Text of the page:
A frantic race between the sun, aching feet and pavilions playing hide and seek, this was my two-year as a reporter student. Moving around Venice with a tag pinned to my most important shirt. So important to attract attention without my noticing it, reminding me with immense pride that for four days I was Domus too. With a professional air, I ventured out equipped with a classic black notebook, shy English and a compact from a few years ago, perhaps not perfectly equipped, but loaded. Ready to discover what is meant in architecture by "reporting from the front".
To my surprise, I discover that there are not so many proposals, an incredibly topical theme resolved with a census of successful projects, incredible but past projects. I frantically move around the Arsenale looking for someone who can tell me something and I'm about to skip an installation that doesn't seem like anything special to me, when I let myself be taken by this little extraordinary story. I discover that that very simple screen and the seat in front of it tell the story of the architect Teresa Moller who with her Estudio del Paisaje in Chile finds a marble quarry whose pieces, badly cut or damaged in the process, are discarded and abandoned. The measures that do not respect the standard are not accepted by the trade, throwing money in terms of labor and quality of the material. A piece of chipped marble placed in a museum is considered a work of art, in the quarry it is just a machine error. This is where “Catch the Landscape” was born and the idea of exhibiting the “waste” at the Venice Biennale, exhibiting not only traditionally inside, but in every open space of the arsenal. This is how marble in recent months takes on the role of official session of the biennial: in the lawn, reflected in the water, protected by a cover; matter becomes the protagonist of the space. I look around and find it everywhere, it is the most present, widespread and functional installation and for this reason probably the least noticed. The designer's idea is to create a documentary to raise awareness of the issue for the Chilean authorities and I believe that the “benches” of Venice 2016 will make people talk about themselves for a while longer. They tell a story, simple and strong at the same time, the kind of story I was looking for and in a moment I understand the true spirit of this biennial. It is not just a census, it is deliberately simple, essential and without too much astonishment. It focuses on a theme of contemporary design that has now become classic, but never as physically urgent as it is now, which often risks being treated more for duty than for social interest. A biennial of unconventional architecture, which takes away the importance of the building to simply transform itself into the biennial of people.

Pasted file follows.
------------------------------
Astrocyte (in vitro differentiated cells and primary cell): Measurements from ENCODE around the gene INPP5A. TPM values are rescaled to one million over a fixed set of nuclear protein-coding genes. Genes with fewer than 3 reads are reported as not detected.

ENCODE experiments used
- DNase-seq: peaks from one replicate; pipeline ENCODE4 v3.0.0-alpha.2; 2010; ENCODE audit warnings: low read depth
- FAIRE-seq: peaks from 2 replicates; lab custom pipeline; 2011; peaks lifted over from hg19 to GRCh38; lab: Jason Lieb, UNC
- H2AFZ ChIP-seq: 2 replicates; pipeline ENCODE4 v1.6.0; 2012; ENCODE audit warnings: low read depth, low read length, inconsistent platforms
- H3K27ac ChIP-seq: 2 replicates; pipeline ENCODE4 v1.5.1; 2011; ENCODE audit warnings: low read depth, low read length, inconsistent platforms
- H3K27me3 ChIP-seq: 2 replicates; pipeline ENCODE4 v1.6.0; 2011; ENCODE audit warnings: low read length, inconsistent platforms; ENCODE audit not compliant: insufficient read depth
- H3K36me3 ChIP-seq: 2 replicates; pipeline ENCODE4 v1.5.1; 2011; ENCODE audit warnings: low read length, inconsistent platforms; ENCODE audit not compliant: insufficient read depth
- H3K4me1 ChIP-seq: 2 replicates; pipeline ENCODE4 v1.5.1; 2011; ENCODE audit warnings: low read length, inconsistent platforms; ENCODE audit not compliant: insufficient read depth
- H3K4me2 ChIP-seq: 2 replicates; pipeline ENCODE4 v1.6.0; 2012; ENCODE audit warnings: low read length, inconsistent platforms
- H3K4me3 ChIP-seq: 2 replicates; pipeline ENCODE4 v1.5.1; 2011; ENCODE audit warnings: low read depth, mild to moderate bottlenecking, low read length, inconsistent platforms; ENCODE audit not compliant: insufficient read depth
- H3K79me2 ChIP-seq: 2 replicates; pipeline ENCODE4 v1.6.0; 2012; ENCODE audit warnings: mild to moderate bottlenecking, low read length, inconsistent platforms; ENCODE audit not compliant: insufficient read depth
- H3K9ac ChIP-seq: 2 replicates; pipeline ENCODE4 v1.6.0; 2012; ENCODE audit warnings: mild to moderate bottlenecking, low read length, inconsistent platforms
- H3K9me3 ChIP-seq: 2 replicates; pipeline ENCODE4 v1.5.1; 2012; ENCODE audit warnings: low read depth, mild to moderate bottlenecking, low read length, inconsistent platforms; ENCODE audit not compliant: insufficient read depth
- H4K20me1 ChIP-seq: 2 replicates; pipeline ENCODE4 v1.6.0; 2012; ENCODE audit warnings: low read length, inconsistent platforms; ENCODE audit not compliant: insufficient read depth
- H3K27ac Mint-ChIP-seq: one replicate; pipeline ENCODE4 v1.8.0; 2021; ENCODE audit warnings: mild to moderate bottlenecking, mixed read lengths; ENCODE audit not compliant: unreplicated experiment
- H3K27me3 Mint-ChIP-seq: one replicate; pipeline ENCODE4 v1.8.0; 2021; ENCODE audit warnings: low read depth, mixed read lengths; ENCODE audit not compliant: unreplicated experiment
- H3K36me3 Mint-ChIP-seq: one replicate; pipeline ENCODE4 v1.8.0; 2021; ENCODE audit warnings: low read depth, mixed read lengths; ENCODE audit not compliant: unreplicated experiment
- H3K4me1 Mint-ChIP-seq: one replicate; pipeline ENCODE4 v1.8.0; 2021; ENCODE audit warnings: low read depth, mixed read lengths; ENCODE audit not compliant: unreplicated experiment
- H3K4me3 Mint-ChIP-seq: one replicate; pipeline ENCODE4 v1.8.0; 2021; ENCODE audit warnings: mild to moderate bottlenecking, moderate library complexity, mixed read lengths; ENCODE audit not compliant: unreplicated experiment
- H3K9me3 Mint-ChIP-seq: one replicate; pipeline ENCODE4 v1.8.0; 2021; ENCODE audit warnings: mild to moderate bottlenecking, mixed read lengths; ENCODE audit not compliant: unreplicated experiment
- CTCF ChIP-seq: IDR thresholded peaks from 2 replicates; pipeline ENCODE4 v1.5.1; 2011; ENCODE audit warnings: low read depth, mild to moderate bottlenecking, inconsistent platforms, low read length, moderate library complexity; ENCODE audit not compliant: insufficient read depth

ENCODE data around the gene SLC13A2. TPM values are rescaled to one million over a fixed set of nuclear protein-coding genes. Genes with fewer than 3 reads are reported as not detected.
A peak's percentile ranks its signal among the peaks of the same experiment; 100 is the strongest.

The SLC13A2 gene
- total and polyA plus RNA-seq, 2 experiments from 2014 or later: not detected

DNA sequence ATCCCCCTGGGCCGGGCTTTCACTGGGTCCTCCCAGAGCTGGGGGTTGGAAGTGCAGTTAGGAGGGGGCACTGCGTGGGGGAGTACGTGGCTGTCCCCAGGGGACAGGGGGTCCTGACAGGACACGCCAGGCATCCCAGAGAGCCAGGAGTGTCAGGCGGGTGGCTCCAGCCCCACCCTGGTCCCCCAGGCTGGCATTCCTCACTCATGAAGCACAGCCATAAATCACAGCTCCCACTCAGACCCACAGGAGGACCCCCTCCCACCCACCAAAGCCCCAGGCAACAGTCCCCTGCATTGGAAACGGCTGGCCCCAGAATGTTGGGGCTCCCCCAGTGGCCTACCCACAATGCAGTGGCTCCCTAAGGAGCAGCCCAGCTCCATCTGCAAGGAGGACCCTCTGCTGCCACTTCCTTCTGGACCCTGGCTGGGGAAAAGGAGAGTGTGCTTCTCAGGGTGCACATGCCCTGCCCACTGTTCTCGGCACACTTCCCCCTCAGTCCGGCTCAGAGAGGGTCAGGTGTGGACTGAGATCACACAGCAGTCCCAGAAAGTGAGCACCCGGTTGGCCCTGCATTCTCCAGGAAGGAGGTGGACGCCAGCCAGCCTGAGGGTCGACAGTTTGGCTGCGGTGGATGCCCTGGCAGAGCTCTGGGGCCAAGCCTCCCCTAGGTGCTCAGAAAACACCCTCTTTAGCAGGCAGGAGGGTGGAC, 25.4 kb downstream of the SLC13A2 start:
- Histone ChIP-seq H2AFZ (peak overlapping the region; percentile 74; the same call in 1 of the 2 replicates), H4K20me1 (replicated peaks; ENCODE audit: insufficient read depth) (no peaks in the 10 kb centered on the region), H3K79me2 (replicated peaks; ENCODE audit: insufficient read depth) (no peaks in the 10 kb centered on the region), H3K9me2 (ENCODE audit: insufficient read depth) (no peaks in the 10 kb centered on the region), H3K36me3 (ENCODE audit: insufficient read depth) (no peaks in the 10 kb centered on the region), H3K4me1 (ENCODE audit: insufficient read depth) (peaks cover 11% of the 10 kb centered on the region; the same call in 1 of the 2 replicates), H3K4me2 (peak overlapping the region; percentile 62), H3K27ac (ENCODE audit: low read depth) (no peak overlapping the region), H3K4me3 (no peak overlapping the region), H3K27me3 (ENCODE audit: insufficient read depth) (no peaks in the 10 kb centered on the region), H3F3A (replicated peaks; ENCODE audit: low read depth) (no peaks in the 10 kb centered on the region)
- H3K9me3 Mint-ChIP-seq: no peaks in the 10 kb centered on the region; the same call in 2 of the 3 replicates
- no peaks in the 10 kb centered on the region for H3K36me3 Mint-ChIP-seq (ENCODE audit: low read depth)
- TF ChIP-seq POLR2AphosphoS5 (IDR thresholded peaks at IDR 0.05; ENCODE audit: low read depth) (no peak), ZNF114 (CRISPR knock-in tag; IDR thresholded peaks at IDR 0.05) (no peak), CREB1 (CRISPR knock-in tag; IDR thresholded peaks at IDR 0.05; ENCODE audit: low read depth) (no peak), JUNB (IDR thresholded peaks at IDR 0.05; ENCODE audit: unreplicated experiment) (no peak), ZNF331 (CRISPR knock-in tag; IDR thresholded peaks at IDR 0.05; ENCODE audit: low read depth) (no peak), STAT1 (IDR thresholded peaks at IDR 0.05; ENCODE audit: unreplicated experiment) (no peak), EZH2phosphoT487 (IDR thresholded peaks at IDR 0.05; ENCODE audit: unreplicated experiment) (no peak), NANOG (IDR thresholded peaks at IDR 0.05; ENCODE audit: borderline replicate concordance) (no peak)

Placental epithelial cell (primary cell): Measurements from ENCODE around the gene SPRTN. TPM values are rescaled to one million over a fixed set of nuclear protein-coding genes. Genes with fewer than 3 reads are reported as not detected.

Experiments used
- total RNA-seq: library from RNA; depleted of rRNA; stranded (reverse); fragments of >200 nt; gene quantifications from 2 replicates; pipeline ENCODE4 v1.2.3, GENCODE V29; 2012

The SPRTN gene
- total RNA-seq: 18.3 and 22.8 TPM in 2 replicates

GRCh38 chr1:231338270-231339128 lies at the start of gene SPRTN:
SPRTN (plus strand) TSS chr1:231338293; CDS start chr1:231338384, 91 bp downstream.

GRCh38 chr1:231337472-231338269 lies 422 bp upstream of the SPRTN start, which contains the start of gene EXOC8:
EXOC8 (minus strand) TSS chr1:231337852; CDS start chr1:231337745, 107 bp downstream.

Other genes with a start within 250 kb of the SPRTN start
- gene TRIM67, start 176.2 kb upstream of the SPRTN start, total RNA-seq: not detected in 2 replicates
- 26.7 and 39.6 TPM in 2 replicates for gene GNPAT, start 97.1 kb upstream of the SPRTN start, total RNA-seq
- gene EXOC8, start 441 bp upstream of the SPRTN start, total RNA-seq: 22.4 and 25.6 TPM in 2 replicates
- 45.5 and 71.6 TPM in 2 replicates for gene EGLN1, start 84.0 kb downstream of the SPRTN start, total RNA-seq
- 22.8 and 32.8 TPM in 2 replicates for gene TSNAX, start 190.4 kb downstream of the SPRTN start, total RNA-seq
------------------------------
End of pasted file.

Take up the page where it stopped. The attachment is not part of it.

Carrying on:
- CHIARA SILENO -
© photo Chiara Sileno